Dani Porter Born | "Pay attention. Be astonished. Tell about it."

"Pay attention. Be astonished. Tell about it."

May 18, 2016  •  Leave a Comment

dandelion mistdandelion mist


"Pay attention. Be astonished. Tell about it."


That is one of my favorite lines from a poem by Mary Oliver. Poets, like photographers, have a unique way of seeing the world. When I'm feeling disconnected or out of sorts, the most certain way for me to return to my true self is to go outside... breathe... focus on my senses... pay attention to right now. 


I recently presented with two of my teaching colleagues at a nature preschool conference. We used the Mary Oliver quote as the title of our presentation because that is exactly what young children do when they are out in nature. It's what we do as teachers and parents when we are guiding our children. It's how we all learn to function in the world and to grow. As teachers, we shared our work to highlight how important the small moments are, how much richness and depth there is in those moments, and how easily we would miss some pretty incredible learning if we were not truly paying attention.


In my photography, I try to capture the astonishing.  I love dandelions. Of course to many people they are unsightly and annoying weeds. They spring up in places you don't want them. They are hard (or impossible) to control. They are wild. They don't fit into a manicured turf yard. Perhaps those are among the reasons I like them. I admire their tenacity. I appreciate examples of rebellion and persistence.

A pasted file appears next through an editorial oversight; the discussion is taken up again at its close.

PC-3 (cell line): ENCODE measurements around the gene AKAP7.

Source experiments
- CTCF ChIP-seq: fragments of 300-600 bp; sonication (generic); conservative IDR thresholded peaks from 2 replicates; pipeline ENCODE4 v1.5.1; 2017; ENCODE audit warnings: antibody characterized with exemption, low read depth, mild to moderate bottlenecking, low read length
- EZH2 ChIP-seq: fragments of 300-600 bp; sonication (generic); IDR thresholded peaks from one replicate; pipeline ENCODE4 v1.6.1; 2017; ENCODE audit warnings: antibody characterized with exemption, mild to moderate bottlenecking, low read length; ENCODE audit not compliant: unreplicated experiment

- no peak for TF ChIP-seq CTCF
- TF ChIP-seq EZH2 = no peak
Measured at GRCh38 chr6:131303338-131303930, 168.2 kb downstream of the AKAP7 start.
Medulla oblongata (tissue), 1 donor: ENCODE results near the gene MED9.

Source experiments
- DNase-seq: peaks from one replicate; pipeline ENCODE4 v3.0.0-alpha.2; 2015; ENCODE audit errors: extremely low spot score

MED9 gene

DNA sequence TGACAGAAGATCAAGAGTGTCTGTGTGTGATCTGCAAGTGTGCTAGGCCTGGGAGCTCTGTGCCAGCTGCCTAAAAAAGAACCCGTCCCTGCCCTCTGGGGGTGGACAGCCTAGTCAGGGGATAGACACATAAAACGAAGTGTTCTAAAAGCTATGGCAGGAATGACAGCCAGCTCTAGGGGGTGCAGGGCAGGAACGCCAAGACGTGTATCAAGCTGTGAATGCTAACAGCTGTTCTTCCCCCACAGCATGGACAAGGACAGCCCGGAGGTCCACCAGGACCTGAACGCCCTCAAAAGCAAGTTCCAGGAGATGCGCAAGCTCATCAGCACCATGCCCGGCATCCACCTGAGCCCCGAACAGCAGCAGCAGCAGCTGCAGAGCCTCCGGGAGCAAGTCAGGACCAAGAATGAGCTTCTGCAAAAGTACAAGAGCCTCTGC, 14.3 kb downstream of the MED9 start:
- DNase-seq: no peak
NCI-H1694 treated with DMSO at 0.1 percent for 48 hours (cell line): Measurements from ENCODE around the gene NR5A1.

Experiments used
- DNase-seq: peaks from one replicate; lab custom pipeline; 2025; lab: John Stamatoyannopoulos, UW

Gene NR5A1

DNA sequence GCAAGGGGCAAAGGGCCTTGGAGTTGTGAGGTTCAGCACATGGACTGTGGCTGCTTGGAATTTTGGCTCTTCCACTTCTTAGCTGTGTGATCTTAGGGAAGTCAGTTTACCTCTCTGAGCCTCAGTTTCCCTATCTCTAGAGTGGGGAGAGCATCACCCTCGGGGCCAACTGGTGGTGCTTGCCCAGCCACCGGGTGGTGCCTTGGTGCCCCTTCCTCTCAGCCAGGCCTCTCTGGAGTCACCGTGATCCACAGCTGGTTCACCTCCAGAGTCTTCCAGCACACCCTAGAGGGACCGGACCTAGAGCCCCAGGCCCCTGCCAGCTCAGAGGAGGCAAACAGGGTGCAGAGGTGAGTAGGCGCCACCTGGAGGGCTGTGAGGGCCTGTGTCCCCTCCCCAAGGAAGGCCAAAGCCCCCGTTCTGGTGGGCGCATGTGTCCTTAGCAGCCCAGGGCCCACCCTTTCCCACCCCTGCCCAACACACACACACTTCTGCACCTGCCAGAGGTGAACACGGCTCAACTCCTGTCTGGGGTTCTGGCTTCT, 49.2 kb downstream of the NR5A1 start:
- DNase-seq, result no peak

Dandelions are useful. All parts of the plant are edible. The leaves are high in vitamins A, B, C, and D, as well as potassium and iron. They can be eaten in salads or sautéed. The flowers are delicious lightly battered and fried. The roots can be used as a coffee substitute. I love dandelion jelly, with it's light honey-like flavor. Dandelions have also been used medicinally for thousands of years for liver and kidney problems, inflammation, as a diuretic, for stomach problems, and to stimulate appetite.


The etymology of the word dandelion comes from the French dent de lion, which means lion's tooth. If you look closely at dandelion leaves they are very jagged, like sharp teeth. I think the flowers look like a lion's mane. Another word for dandelions in our house is dandy flowers, my daughter's name for them.


When I look closely at a dandelion, I am astonished at what I see. In the photo above, a dandelion has gone to seed and is covered in a very fine mist. You can see the hundreds of seeds, the intricate design of the seeds positioned around the center, the round droplets echoing the shape of the seed head. I also see stars, a starburst, a planet, layered beauty, hard lines, and soft edges. I can feel the motion of the wind and the ephemeral beauty of this moment. One slight movement and the droplets will fall, the image will change.


Pay attention to the moment and enjoy it.


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